He further attacks the attorney general for not more stridently fighting government regulations under the Environmental Protection Agency affecting Kentucky coal. As an electricity consumer, I value local coal, but all Kentuckians should support proper regulations to protect our pristine air and waterways. P'Pool would fight regulations that save our local environment. Coal can thrive in Kentucky, but as clean coal. Re-elect Conway.
Emery W. Caywood IV
Williams has solid plan
Kentucky suffers from an unemployment crisis, a pension system disaster and a looming debt catastrophe. Kentucky faces a multibillion-dollar unfunded pension liability for state workers, among the nation's worst, prompting rating agencies to downgrade Kentucky's bonds this year. Without pension reform for future state workers, the system is going to bankrupt the state. Gov. Steve Beshear constantly expands Kentucky's debt and vetoes cuts that would balance the budget. He has no tax plan, no pension plan, no jobs plan, and no accomplishments.
David Williams has an ambitious plan for Kentucky that eliminates personal and corporate income taxes and calls for a consumption tax, a moratorium on new regulations, medical malpractice reform and tax cuts for industries to increase jobs. Williams supports the right of individuals to join unions, but his economic plan allows local residents to make decisions through county elections on right-to-work ordinances and prevailing-wage laws.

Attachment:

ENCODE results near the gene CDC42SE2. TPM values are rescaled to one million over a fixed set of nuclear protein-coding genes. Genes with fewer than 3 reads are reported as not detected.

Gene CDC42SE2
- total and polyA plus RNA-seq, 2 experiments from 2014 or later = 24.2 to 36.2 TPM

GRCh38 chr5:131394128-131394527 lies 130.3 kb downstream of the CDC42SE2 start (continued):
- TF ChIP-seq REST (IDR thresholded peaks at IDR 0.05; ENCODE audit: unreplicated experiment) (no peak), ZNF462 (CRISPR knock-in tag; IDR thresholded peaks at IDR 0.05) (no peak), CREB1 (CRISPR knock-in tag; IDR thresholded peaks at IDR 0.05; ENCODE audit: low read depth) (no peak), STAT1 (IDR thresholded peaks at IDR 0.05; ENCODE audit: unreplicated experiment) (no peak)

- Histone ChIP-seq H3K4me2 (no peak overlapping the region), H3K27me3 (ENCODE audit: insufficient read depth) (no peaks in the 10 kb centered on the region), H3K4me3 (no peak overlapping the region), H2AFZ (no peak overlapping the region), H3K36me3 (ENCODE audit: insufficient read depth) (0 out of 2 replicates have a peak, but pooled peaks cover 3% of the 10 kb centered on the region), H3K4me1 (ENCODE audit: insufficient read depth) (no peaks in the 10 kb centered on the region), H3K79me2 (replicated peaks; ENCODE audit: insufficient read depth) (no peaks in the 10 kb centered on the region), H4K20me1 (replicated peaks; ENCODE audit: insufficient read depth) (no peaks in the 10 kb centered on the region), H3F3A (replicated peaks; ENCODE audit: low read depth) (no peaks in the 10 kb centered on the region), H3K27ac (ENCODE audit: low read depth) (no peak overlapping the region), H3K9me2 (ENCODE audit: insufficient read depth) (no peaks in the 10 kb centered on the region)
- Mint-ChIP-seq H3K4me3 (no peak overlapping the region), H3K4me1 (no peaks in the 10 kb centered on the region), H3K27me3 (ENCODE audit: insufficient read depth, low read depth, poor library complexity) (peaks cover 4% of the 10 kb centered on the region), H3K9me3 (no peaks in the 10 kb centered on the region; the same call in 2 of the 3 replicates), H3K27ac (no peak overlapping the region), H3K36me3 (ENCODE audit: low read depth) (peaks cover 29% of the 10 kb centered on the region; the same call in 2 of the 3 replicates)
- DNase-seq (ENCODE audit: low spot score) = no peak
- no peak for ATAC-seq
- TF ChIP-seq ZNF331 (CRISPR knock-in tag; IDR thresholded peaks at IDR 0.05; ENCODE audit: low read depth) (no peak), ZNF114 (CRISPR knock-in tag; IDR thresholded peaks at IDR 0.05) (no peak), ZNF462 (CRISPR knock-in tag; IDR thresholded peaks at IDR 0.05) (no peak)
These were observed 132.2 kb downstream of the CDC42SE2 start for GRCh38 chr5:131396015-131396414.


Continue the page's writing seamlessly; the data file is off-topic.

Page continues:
Our founding fathers understood over 200 years ago that our freedoms must first include the right to life, then the right to liberty and the pursuit of happiness. After all, only those who are allowed passage into this world can enjoy liberty and pursue happiness.
Packaged to vulnerable women as a "choice," abortion is a bloodthirsty, big-money business that seeks to control those it purports to help. The Democrats claim they want to help the weak, yet they legislate to snuff them out under the guise of "choice."
Some argue we can't vote against pro-abortion politicians because abortion is a single issue. Abortion is the only issue for every pre-born child conceived in this era. When you and I were in the womb, it was the only issue for us as well.
Vote for the protection of the lives of our future doctors, teachers and neighbors. Vote pro-life.
Tired of attacks
I wish these people running for office would tell me why I should vote for them instead of why I should not vote for their opponent.
Unless I know what you are going to do differently. maybe neither one of you deserves my vote.